What are Marketable Securities?
Marketable securities are unrestricted short-term financial instruments that are issued either for equity securities or for debt securities of a publicly listed company. The issuing company creates these instruments for the express purpose of raising funds to further finance business activities and expansion. Governments also issue debt securities of this type in the form of T-bills, used for funding of public projects and expenditures.
Characteristics of marketable securities
Some investors are more eager to grab this type of investment because of the short maturity periods, which tend to be less than a year. Converting or liquidating these investments into cash is much easier than is the case with longer-term securities.
Marketable securities are characterized by:
- A maturity period of 1 year or less
- The ability to be bought or sold on a public stock exchange or public bond exchange
- Having a strong secondary market that makes for liquid buy and sell transactions, as well as rendering an accurate price valuation for investors
- Have higher liquidity, effectively lowering risk
- NOT cash or cash equivalents (money market securities due within 3 months)
Naturally, the suitability of investments in marketable securities will depend on the investment strategy of the investor or the firm. Marketable securities will often have lower returns compared to longer-period or open-ended investments such as stocks. Since the marketable security is only held for a year or less, there is a lower maturity risk and liquidity risk built into the product.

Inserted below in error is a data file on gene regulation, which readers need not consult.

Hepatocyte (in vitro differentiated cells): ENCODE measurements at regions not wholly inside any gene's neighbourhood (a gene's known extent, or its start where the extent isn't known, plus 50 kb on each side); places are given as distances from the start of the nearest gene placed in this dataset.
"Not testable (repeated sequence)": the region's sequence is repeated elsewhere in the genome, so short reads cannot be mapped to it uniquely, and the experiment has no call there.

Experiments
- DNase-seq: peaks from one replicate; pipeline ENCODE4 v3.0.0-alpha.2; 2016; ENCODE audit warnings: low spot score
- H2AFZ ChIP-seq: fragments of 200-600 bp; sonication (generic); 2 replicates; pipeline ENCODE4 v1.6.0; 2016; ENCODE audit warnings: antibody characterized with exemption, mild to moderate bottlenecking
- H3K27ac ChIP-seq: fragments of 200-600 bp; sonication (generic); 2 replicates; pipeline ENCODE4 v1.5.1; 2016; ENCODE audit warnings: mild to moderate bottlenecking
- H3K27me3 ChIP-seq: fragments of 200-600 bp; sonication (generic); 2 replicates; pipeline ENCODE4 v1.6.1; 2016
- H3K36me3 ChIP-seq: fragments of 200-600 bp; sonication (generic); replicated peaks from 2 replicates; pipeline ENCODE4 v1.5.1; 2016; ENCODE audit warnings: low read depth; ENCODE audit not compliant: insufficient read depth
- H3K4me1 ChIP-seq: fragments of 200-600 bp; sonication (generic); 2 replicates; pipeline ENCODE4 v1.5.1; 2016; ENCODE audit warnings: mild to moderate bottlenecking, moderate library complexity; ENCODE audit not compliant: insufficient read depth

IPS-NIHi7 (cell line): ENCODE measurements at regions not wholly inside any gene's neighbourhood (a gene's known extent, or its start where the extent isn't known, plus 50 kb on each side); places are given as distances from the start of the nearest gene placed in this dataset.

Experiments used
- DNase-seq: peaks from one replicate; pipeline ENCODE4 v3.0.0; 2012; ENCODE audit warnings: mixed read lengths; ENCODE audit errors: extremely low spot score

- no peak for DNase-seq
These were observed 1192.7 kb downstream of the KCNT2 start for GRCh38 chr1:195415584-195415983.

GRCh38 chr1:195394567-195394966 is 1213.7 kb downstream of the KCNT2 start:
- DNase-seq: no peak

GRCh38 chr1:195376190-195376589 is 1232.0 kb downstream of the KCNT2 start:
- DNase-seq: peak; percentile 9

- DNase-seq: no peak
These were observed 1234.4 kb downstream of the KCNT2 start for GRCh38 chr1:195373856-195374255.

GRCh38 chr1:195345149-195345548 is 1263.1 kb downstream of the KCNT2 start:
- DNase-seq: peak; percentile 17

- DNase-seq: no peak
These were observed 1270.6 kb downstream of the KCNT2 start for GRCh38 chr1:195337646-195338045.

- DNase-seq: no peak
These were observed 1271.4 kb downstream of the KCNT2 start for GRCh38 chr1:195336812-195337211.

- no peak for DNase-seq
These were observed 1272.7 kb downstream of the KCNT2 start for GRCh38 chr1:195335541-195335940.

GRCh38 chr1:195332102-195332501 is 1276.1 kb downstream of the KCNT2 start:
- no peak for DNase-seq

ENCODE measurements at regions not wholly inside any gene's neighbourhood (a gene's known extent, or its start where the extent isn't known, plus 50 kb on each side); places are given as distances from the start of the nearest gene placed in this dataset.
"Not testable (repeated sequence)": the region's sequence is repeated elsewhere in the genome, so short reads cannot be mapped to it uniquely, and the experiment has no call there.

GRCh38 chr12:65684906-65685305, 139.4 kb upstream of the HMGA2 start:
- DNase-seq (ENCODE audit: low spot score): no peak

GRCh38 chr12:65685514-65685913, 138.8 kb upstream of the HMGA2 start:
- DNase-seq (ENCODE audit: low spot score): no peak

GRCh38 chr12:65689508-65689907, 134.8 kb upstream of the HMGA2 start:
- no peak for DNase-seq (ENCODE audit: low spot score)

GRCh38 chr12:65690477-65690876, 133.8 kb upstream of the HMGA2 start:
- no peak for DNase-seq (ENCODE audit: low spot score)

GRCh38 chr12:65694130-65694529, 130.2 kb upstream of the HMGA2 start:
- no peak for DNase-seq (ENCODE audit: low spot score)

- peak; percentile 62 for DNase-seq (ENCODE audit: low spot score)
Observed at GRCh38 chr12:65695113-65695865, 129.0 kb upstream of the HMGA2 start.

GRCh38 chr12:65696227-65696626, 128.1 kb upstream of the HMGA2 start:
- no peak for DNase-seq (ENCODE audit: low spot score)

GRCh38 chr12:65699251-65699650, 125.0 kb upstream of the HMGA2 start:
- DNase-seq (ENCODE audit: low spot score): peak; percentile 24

Accounting for marketable securities
Short-term liquid securities are classified differently when it comes to their accounting, based on the purpose for which they are bought.
There are three different classifications of marketable securities:
- Available for sale
- Held for trading
- Held to maturity
These classifications are dependent on certain criteria, but also on the history of transactions any given investor or firm has employed in their past accounting practices.
Example from Amazon’s balance sheet
When performing financial analysis, it’s important to know how to incorporate these types of short-term liquid investments. These investments will be listed under Current Assets on the balance sheet because they are due within a year, but will not be considered as part of Cash and Equivalents because they consist of equity securities and/or fixed-income securities that mature in more than 3 months.
Here is an example of Amazon.com’s balance sheet:
Thank you for reading CFI’s guide to understanding the nature of how companies report their short-term liquid investments. To keep learning and advancing your career as a financial analyst, these CFI resources will help you on your way: